AUSTIN (KXAN) — Did you smell something bad in south Austin this weekend?
If you did, you’re not the only one.
A few residents told KXAN about a foul or rotten egg smell in the air — but the Austin Fire Department says it looked into it and say they think it was the oil fields in Luling.
“While not the typical time of day for the ‘Luling Effect,’ it seems a little push of southeast wind has brought in the oil field odor,” AFD tweeted Saturday. “… multiple units out checking the area, but we believe that’s what it is.”
What is the “Luling effect”?
In the past few years, these same foul smells have been reported in and around Austin.
AFD says it happens when sulfur smells collect at the ground instead of dissipating as usual — this usually happens on particularly cold nights. Then, in the morning the wind brings up the scent and spreads it through the air.
In December 2020, AFD said it had received over 100 calls about the odor that year. If you smell the odor, however, AFD says there’s no need to call 911. But if you smell natural gas inside your home, you should call 911.
Are oil field smells harmful?
Texans aren’t the only ones who experience oil field odors — far from it.
Residents of San Juan County in southern Utah and the neighboring Navajo Nation in Arizona have complained about hydrogen sulfide (H2S) emissions from an Elk Petroleum oil field in the area. In addition to an accidental leak in August, some residents say they smell the fumes daily.
“It’s getting worse,” resident Billy Dishface told The Salt Lake Tribune. “I live in the [Elk Petroleum] lease, but people can even smell it [farther away] in the canyons. H2S is poison gas. … Now we have problems with our health — all the headaches, our bodies getting weaker and weaker.”
Residents of the Wilmington neighborhood in Los Angeles have also complained about smells coming from the six oil refineries in the area, CNBC reported in October. There, residents have said they experience persistent coughs, skin rashes and even cancers.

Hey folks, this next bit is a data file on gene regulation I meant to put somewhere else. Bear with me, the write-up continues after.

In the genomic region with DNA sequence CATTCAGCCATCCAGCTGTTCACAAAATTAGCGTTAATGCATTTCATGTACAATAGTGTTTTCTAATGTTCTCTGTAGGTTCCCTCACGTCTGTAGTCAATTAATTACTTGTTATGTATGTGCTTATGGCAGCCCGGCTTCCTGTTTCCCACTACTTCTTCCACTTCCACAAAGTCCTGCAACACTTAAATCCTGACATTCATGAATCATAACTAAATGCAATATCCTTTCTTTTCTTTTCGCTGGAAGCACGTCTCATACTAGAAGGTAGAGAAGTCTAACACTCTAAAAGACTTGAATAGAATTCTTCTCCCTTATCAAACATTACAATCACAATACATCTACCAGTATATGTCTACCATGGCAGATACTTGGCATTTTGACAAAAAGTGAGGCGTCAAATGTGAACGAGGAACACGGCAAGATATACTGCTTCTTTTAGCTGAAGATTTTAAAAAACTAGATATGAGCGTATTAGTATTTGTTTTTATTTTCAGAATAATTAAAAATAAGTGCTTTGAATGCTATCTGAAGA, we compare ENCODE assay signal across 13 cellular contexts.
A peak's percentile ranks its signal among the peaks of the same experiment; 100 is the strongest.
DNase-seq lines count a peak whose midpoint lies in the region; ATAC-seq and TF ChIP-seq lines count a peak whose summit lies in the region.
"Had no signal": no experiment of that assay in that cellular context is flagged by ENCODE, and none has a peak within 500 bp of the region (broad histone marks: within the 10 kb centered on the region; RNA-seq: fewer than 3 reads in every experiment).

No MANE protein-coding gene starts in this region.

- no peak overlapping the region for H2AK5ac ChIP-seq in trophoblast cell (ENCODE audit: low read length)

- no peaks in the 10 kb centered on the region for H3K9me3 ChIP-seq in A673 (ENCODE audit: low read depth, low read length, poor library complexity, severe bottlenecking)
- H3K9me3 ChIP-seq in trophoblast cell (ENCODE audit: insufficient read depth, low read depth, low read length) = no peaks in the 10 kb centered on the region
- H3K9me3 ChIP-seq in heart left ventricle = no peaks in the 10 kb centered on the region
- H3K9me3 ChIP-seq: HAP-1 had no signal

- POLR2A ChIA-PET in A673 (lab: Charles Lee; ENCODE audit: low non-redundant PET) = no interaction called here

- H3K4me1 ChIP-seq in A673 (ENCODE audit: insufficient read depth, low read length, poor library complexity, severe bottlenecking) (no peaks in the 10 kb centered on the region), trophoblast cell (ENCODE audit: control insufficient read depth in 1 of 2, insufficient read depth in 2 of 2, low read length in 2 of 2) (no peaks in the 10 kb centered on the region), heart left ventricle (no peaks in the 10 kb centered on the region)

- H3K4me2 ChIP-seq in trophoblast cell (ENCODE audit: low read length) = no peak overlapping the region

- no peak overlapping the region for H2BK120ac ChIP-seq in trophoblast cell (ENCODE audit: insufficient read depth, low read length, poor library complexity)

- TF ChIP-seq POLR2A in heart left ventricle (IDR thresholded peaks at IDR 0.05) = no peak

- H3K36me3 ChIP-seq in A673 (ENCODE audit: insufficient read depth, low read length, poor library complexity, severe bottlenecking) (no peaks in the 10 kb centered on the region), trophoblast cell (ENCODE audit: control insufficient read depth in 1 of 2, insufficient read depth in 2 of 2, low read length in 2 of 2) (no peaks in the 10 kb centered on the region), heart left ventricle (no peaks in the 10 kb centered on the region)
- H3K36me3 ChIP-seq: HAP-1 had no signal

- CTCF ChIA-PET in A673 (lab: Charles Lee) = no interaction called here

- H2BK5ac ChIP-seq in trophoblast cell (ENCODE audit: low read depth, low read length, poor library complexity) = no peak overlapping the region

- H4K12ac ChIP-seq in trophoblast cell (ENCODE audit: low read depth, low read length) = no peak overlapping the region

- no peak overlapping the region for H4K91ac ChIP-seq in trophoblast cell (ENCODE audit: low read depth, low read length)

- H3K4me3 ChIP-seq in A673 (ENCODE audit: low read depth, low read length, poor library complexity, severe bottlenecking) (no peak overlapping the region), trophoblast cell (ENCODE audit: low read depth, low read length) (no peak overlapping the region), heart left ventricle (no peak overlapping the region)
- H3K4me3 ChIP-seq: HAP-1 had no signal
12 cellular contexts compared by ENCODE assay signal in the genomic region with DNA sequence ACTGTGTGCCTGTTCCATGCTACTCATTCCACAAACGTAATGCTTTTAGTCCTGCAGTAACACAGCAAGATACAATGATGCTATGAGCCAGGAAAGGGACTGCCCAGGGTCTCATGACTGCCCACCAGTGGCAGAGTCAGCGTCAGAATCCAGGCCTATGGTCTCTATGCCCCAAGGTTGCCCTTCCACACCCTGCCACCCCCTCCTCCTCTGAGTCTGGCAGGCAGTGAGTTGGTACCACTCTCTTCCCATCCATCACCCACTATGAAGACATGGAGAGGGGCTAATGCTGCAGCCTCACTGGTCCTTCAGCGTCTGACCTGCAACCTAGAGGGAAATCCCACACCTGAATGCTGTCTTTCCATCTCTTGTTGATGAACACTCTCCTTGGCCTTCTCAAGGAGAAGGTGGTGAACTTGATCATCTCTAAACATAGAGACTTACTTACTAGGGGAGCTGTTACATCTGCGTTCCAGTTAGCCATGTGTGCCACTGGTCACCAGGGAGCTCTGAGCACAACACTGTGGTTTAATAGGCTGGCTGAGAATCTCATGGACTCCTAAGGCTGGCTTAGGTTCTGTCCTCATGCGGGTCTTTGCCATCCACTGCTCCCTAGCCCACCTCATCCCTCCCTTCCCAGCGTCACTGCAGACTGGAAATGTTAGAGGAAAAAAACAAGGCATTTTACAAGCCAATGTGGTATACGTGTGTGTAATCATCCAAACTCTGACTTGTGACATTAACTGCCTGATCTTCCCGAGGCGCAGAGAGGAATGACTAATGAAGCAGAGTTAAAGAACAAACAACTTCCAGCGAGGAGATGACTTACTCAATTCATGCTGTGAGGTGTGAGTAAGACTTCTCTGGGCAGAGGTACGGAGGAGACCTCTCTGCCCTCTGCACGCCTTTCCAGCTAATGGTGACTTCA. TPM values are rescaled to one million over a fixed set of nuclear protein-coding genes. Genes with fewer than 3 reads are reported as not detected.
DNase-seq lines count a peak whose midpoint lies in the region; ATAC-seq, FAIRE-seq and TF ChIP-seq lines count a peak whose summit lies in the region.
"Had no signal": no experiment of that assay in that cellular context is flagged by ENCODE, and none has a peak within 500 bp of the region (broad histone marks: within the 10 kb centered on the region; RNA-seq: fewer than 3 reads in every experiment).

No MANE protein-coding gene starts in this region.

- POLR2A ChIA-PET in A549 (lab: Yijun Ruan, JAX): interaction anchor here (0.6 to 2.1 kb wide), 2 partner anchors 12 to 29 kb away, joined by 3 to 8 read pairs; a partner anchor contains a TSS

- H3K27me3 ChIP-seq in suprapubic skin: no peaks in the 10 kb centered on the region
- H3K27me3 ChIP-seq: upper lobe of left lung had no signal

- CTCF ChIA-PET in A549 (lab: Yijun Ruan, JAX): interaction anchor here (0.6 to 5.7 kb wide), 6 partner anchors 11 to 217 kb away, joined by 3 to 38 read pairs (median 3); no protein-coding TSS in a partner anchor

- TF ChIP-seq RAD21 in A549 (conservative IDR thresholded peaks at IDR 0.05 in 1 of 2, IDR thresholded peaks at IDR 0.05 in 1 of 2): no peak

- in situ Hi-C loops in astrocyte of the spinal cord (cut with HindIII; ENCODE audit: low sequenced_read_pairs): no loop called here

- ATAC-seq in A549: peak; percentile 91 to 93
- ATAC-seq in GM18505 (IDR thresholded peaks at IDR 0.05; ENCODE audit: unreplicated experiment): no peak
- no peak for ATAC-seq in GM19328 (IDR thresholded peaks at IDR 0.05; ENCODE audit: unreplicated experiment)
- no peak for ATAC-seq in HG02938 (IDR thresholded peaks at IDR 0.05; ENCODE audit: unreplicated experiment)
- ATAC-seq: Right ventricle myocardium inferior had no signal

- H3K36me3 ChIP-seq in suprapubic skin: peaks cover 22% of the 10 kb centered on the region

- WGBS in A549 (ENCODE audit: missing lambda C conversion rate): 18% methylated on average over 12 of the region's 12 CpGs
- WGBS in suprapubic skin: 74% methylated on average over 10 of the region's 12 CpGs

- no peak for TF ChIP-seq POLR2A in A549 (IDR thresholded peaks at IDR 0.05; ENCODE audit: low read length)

While it’s not been confirmed whether the Austin-area smells are H2S, the gas is commonly known to smell like rotten eggs. The Occupational Safety and Health Administration (OSHA) explains H2S is a colorless and extremely hazardous gas but occurs naturally in natural gas and crude petroleum.
OSHA reports the rotten egg smell can be noticed even in low concentrations. Certain chemical properties of H2S can also — with continuous low-level exposure — cause a person to quickly lose their ability to smell it even when it’s present in the air. Eye and respiratory symptoms are also common.
Exposure to higher concentrations of hydrogen sulfide can cause a variety of health problems, OSHA says. Continuous exposure to low-level concentrations can cause coma, convulsions, dizziness, headache, weakness, insomnia. Prolonged exposure to moderate levels can cause severe eye and respiratory irritation, coughing, difficulty breathing, nausea, vomiting, and staggering.
Repeated exposure to high concentrations can cause rapid unconsciousness, coma and death. These effects can happen with as little as one breath, OSHA says.
Written by Russell Falcon, Tom Vazquez
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